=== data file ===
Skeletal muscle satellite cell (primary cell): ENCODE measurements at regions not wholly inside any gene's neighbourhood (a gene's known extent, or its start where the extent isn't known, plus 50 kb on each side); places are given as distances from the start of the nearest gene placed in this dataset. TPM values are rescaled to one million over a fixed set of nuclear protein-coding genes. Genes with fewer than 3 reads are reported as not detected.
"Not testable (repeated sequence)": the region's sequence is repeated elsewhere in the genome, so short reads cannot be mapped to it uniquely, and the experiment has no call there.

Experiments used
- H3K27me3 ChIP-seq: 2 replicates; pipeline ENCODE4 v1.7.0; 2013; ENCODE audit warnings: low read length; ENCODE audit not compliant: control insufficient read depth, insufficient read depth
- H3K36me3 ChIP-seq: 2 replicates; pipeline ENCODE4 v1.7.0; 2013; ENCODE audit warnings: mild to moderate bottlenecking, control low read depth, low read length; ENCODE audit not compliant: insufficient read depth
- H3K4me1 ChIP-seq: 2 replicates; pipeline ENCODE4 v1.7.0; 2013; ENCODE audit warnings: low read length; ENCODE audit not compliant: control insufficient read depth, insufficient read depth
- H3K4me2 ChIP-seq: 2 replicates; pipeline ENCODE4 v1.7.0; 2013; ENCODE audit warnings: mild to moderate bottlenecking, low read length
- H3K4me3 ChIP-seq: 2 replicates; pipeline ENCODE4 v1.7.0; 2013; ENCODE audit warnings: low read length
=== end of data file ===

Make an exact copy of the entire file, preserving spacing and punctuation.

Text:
Skeletal muscle satellite cell (primary cell): ENCODE measurements at regions not wholly inside any gene's neighbourhood (a gene's known extent, or its start where the extent isn't known, plus 50 kb on each side); places are given as distances from the start of the nearest gene placed in this dataset. TPM values are rescaled to one million over a fixed set of nuclear protein-coding genes. Genes with fewer than 3 reads are reported as not detected.
"Not testable (repeated sequence)": the region's sequence is repeated elsewhere in the genome, so short reads cannot be mapped to it uniquely, and the experiment has no call there.

Experiments used
- H3K27me3 ChIP-seq: 2 replicates; pipeline ENCODE4 v1.7.0; 2013; ENCODE audit warnings: low read length; ENCODE audit not compliant: control insufficient read depth, insufficient read depth
- H3K36me3 ChIP-seq: 2 replicates; pipeline ENCODE4 v1.7.0; 2013; ENCODE audit warnings: mild to moderate bottlenecking, control low read depth, low read length; ENCODE audit not compliant: insufficient read depth
- H3K4me1 ChIP-seq: 2 replicates; pipeline ENCODE4 v1.7.0; 2013; ENCODE audit warnings: low read length; ENCODE audit not compliant: control insufficient read depth, insufficient read depth
- H3K4me2 ChIP-seq: 2 replicates; pipeline ENCODE4 v1.7.0; 2013; ENCODE audit warnings: mild to moderate bottlenecking, low read length
- H3K4me3 ChIP-seq: 2 replicates; pipeline ENCODE4 v1.7.0; 2013; ENCODE audit warnings: low read length